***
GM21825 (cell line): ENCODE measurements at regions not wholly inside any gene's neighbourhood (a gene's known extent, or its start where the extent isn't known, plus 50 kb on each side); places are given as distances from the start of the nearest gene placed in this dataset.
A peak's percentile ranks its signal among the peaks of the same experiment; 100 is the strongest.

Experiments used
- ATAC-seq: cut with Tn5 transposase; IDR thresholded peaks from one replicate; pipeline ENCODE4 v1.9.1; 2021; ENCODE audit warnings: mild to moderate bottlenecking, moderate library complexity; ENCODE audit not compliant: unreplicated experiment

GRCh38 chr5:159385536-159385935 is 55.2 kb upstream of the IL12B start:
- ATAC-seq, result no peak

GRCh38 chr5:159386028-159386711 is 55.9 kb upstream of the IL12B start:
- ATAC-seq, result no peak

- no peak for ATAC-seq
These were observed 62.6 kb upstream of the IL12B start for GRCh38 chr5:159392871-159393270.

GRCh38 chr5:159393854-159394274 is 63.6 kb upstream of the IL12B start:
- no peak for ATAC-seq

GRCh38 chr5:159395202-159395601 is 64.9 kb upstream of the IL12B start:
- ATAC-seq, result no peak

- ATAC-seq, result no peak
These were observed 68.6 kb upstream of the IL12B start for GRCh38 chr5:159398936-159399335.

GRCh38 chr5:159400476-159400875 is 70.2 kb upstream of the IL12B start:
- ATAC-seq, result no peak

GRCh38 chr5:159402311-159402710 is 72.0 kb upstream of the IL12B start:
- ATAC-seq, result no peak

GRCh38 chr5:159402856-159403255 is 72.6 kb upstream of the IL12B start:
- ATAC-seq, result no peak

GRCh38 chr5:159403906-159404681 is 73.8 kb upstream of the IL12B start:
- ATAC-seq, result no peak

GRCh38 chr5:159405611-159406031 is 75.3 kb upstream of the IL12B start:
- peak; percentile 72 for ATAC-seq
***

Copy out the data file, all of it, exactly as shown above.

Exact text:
GM21825 (cell line): ENCODE measurements at regions not wholly inside any gene's neighbourhood (a gene's known extent, or its start where the extent isn't known, plus 50 kb on each side); places are given as distances from the start of the nearest gene placed in this dataset.
A peak's percentile ranks its signal among the peaks of the same experiment; 100 is the strongest.

Experiments used
- ATAC-seq: cut with Tn5 transposase; IDR thresholded peaks from one replicate; pipeline ENCODE4 v1.9.1; 2021; ENCODE audit warnings: mild to moderate bottlenecking, moderate library complexity; ENCODE audit not compliant: unreplicated experiment

GRCh38 chr5:159385536-159385935 is 55.2 kb upstream of the IL12B start:
- ATAC-seq, result no peak

GRCh38 chr5:159386028-159386711 is 55.9 kb upstream of the IL12B start:
- ATAC-seq, result no peak

- no peak for ATAC-seq
These were observed 62.6 kb upstream of the IL12B start for GRCh38 chr5:159392871-159393270.

GRCh38 chr5:159393854-159394274 is 63.6 kb upstream of the IL12B start:
- no peak for ATAC-seq

GRCh38 chr5:159395202-159395601 is 64.9 kb upstream of the IL12B start:
- ATAC-seq, result no peak

- ATAC-seq, result no peak
These were observed 68.6 kb upstream of the IL12B start for GRCh38 chr5:159398936-159399335.

GRCh38 chr5:159400476-159400875 is 70.2 kb upstream of the IL12B start:
- ATAC-seq, result no peak

GRCh38 chr5:159402311-159402710 is 72.0 kb upstream of the IL12B start:
- ATAC-seq, result no peak

GRCh38 chr5:159402856-159403255 is 72.6 kb upstream of the IL12B start:
- ATAC-seq, result no peak

GRCh38 chr5:159403906-159404681 is 73.8 kb upstream of the IL12B start:
- ATAC-seq, result no peak

GRCh38 chr5:159405611-159406031 is 75.3 kb upstream of the IL12B start:
- peak; percentile 72 for ATAC-seq